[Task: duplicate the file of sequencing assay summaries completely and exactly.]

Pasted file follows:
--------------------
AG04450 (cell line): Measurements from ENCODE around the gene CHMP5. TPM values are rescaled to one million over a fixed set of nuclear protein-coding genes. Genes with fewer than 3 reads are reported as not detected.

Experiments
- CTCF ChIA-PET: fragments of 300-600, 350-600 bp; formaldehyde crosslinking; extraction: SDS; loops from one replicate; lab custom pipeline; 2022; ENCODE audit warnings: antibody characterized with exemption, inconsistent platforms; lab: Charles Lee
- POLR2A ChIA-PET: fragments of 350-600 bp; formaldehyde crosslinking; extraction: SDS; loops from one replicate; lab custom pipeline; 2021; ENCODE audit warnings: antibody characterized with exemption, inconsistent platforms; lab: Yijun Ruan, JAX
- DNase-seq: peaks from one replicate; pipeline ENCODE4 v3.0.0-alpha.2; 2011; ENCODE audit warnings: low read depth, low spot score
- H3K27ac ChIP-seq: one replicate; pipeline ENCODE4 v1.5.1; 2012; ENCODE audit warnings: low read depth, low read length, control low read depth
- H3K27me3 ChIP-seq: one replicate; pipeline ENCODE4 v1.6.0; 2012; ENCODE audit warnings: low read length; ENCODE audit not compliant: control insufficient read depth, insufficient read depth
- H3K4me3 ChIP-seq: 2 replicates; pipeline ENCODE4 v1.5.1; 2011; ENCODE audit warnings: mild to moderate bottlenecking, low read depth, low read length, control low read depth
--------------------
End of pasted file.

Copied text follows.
AG04450 (cell line): Measurements from ENCODE around the gene CHMP5. TPM values are rescaled to one million over a fixed set of nuclear protein-coding genes. Genes with fewer than 3 reads are reported as not detected.

Experiments
- CTCF ChIA-PET: fragments of 300-600, 350-600 bp; formaldehyde crosslinking; extraction: SDS; loops from one replicate; lab custom pipeline; 2022; ENCODE audit warnings: antibody characterized with exemption, inconsistent platforms; lab: Charles Lee
- POLR2A ChIA-PET: fragments of 350-600 bp; formaldehyde crosslinking; extraction: SDS; loops from one replicate; lab custom pipeline; 2021; ENCODE audit warnings: antibody characterized with exemption, inconsistent platforms; lab: Yijun Ruan, JAX
- DNase-seq: peaks from one replicate; pipeline ENCODE4 v3.0.0-alpha.2; 2011; ENCODE audit warnings: low read depth, low spot score
- H3K27ac ChIP-seq: one replicate; pipeline ENCODE4 v1.5.1; 2012; ENCODE audit warnings: low read depth, low read length, control low read depth
- H3K27me3 ChIP-seq: one replicate; pipeline ENCODE4 v1.6.0; 2012; ENCODE audit warnings: low read length; ENCODE audit not compliant: control insufficient read depth, insufficient read depth
- H3K4me3 ChIP-seq: 2 replicates; pipeline ENCODE4 v1.5.1; 2011; ENCODE audit warnings: mild to moderate bottlenecking, low read depth, low read length, control low read depth